On 17 August 2012, the High Court (French CJ and Heydon J) granted the taxapayer, Andrew Mills, special leave to appeal from the decision of the Full Federal Court in Mills v FCT  FCAFC 158 (8 December 2011).
In that decision, the Full Federal Court held, by majority (Dowsett and Jessup JJ, Edmonds J dissenting), that s 177EA of Part IVA of ITAA 1936 applied to securities issued by the New Zealand branch of the Commonwealth Bank, such that the Commissioner was entitled to make a determination under s 177EA(5)(b) that no imputation benefits arose in respect of a distribution that was made to the taxpayer.
The relevant securities (PERLS V) consisted of unsecured subordinated notes which were regared as equity interests for Australian tax purposes, and the distributions made in respect of them were regarded as non-deductible non-share dividends that were potentially frankable for Australian tax purposes. However, the distributions were deductible against New Zealand income for New Zealand tax purposes.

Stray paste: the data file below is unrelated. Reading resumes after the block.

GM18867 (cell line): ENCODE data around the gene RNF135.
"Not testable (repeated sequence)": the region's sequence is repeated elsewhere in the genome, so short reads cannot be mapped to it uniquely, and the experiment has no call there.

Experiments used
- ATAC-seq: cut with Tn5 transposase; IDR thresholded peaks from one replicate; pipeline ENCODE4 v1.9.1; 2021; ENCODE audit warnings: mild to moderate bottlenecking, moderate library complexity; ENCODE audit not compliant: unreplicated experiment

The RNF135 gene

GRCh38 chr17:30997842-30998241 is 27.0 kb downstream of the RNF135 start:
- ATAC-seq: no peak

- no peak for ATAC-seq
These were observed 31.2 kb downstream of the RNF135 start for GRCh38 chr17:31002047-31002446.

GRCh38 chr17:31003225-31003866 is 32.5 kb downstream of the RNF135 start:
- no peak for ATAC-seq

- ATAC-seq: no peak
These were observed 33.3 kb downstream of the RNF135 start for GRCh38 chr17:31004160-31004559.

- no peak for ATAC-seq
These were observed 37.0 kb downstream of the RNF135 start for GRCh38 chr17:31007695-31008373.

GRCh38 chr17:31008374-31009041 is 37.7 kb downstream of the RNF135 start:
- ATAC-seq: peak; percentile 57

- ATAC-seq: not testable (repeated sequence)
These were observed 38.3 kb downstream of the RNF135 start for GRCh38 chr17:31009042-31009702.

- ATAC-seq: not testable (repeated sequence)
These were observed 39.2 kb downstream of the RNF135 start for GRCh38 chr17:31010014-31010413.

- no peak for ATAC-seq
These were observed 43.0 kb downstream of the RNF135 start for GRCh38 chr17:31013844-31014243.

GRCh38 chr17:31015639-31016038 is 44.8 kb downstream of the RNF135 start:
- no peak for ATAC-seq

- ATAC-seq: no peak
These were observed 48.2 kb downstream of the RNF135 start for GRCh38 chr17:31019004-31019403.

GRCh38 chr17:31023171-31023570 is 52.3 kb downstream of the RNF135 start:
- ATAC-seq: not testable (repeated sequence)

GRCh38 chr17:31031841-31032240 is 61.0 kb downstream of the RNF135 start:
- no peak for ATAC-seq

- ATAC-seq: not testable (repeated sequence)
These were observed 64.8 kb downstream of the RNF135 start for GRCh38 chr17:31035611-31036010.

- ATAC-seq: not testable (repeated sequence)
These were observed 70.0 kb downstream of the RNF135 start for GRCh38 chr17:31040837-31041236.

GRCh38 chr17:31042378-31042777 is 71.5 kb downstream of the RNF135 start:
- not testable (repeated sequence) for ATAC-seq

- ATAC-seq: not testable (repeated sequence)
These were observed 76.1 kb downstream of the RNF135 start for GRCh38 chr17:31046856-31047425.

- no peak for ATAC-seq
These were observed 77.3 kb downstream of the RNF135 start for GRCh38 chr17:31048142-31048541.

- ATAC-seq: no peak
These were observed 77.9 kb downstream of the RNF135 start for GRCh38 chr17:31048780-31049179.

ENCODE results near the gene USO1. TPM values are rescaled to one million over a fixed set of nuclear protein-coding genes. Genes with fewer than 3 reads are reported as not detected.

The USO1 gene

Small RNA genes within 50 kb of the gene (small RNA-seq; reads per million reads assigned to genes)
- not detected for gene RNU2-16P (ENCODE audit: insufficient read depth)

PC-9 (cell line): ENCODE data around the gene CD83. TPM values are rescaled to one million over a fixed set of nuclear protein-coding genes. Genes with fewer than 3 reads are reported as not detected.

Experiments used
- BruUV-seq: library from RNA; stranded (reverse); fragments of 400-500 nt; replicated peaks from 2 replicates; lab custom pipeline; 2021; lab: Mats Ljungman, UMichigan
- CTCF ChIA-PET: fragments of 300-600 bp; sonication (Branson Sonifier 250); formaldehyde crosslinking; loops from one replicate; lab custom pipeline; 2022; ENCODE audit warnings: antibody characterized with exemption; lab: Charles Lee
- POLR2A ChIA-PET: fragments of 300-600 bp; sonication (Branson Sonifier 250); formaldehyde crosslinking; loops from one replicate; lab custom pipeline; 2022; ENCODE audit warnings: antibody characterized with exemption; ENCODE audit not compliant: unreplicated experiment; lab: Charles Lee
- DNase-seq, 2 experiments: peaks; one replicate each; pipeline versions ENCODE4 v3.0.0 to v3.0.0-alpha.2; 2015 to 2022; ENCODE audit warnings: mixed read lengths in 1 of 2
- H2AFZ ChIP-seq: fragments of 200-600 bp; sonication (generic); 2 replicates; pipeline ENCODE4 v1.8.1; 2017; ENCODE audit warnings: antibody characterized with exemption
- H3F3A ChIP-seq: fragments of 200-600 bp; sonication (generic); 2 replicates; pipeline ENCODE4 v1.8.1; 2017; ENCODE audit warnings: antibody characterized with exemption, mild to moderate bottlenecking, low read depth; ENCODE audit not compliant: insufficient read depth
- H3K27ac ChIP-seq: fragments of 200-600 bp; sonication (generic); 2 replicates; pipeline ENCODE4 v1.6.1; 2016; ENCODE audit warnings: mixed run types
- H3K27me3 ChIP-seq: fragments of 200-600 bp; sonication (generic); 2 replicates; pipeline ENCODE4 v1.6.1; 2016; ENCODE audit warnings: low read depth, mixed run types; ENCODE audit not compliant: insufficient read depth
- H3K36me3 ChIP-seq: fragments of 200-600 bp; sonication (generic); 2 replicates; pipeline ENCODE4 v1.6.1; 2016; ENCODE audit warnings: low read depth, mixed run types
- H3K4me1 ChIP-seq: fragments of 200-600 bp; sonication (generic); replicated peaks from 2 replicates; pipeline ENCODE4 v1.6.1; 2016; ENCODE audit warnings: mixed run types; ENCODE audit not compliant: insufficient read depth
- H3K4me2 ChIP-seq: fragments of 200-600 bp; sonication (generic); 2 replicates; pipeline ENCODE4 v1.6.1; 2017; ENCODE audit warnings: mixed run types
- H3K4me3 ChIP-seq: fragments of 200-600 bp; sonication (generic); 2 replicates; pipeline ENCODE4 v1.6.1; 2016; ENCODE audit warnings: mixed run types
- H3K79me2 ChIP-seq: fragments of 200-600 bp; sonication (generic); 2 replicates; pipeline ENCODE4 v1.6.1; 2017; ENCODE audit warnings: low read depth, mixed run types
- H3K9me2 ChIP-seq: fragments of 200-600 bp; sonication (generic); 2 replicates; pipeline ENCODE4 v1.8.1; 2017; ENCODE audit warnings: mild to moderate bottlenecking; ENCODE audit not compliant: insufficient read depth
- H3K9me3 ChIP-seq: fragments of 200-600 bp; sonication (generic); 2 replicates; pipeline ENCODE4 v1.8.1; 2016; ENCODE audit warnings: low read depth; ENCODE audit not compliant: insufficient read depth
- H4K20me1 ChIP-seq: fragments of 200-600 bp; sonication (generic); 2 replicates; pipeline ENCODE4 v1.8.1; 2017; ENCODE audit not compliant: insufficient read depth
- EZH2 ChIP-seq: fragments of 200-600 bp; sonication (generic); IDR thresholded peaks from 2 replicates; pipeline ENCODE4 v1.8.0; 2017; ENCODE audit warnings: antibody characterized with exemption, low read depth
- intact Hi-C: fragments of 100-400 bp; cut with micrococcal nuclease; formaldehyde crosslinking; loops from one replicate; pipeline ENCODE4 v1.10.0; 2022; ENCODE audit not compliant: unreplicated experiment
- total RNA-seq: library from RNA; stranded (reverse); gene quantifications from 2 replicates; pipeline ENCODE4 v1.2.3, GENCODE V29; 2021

The question before the Full Federal Court was whether, having regard to the relevant circumstances of the scheme, it would be concluded that one of the persons who entered into or carried out the scheme did so for a purpose (whether or not the dominant purpose, but not including an incidental purpose) of enabling the taxpayer to obtain an imputation benefit, as required by s 177EA(3)(e). The majority held that it would be so concluded, with the result that s 177EA applied to deny the imputation benefits.
The appeal is likely to be heard in October 2012.
Mills v FCT  HCATrans 185 (17 August 2012).